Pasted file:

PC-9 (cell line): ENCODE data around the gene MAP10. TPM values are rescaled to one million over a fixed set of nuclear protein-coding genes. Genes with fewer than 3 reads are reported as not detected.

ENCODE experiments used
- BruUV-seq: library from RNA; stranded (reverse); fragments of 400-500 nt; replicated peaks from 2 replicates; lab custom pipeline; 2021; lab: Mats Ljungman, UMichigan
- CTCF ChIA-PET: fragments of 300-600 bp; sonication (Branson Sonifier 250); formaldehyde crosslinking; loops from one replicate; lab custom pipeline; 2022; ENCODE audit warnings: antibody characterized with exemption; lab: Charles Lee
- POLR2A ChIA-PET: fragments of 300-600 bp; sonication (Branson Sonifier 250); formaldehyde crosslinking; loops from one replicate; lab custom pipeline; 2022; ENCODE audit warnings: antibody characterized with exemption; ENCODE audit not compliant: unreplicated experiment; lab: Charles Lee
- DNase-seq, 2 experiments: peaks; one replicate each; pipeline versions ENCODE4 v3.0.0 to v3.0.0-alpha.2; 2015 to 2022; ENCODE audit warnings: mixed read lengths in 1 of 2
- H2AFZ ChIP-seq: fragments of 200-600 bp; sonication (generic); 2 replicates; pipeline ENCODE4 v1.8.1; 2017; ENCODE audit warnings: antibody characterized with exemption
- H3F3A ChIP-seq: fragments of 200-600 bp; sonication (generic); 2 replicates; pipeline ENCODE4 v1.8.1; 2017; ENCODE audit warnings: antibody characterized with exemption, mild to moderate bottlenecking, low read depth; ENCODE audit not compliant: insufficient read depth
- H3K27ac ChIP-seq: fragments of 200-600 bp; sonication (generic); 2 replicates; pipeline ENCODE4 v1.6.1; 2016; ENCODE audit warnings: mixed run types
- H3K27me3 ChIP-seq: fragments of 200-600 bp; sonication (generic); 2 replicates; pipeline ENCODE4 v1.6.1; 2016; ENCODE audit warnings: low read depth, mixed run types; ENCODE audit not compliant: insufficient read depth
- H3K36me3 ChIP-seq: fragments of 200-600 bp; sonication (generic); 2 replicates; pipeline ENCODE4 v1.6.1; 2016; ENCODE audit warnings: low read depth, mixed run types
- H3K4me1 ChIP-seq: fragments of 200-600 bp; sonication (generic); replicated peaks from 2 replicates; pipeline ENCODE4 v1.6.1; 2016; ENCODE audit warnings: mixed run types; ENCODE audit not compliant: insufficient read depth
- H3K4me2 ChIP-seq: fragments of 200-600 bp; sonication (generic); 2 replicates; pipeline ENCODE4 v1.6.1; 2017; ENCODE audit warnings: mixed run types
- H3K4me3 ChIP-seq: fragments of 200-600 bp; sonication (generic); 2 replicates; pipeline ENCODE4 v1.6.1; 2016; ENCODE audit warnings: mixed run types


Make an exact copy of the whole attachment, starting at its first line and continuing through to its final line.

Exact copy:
PC-9 (cell line): ENCODE data around the gene MAP10. TPM values are rescaled to one million over a fixed set of nuclear protein-coding genes. Genes with fewer than 3 reads are reported as not detected.

ENCODE experiments used
- BruUV-seq: library from RNA; stranded (reverse); fragments of 400-500 nt; replicated peaks from 2 replicates; lab custom pipeline; 2021; lab: Mats Ljungman, UMichigan
- CTCF ChIA-PET: fragments of 300-600 bp; sonication (Branson Sonifier 250); formaldehyde crosslinking; loops from one replicate; lab custom pipeline; 2022; ENCODE audit warnings: antibody characterized with exemption; lab: Charles Lee
- POLR2A ChIA-PET: fragments of 300-600 bp; sonication (Branson Sonifier 250); formaldehyde crosslinking; loops from one replicate; lab custom pipeline; 2022; ENCODE audit warnings: antibody characterized with exemption; ENCODE audit not compliant: unreplicated experiment; lab: Charles Lee
- DNase-seq, 2 experiments: peaks; one replicate each; pipeline versions ENCODE4 v3.0.0 to v3.0.0-alpha.2; 2015 to 2022; ENCODE audit warnings: mixed read lengths in 1 of 2
- H2AFZ ChIP-seq: fragments of 200-600 bp; sonication (generic); 2 replicates; pipeline ENCODE4 v1.8.1; 2017; ENCODE audit warnings: antibody characterized with exemption
- H3F3A ChIP-seq: fragments of 200-600 bp; sonication (generic); 2 replicates; pipeline ENCODE4 v1.8.1; 2017; ENCODE audit warnings: antibody characterized with exemption, mild to moderate bottlenecking, low read depth; ENCODE audit not compliant: insufficient read depth
- H3K27ac ChIP-seq: fragments of 200-600 bp; sonication (generic); 2 replicates; pipeline ENCODE4 v1.6.1; 2016; ENCODE audit warnings: mixed run types
- H3K27me3 ChIP-seq: fragments of 200-600 bp; sonication (generic); 2 replicates; pipeline ENCODE4 v1.6.1; 2016; ENCODE audit warnings: low read depth, mixed run types; ENCODE audit not compliant: insufficient read depth
- H3K36me3 ChIP-seq: fragments of 200-600 bp; sonication (generic); 2 replicates; pipeline ENCODE4 v1.6.1; 2016; ENCODE audit warnings: low read depth, mixed run types
- H3K4me1 ChIP-seq: fragments of 200-600 bp; sonication (generic); replicated peaks from 2 replicates; pipeline ENCODE4 v1.6.1; 2016; ENCODE audit warnings: mixed run types; ENCODE audit not compliant: insufficient read depth
- H3K4me2 ChIP-seq: fragments of 200-600 bp; sonication (generic); 2 replicates; pipeline ENCODE4 v1.6.1; 2017; ENCODE audit warnings: mixed run types
- H3K4me3 ChIP-seq: fragments of 200-600 bp; sonication (generic); 2 replicates; pipeline ENCODE4 v1.6.1; 2016; ENCODE audit warnings: mixed run types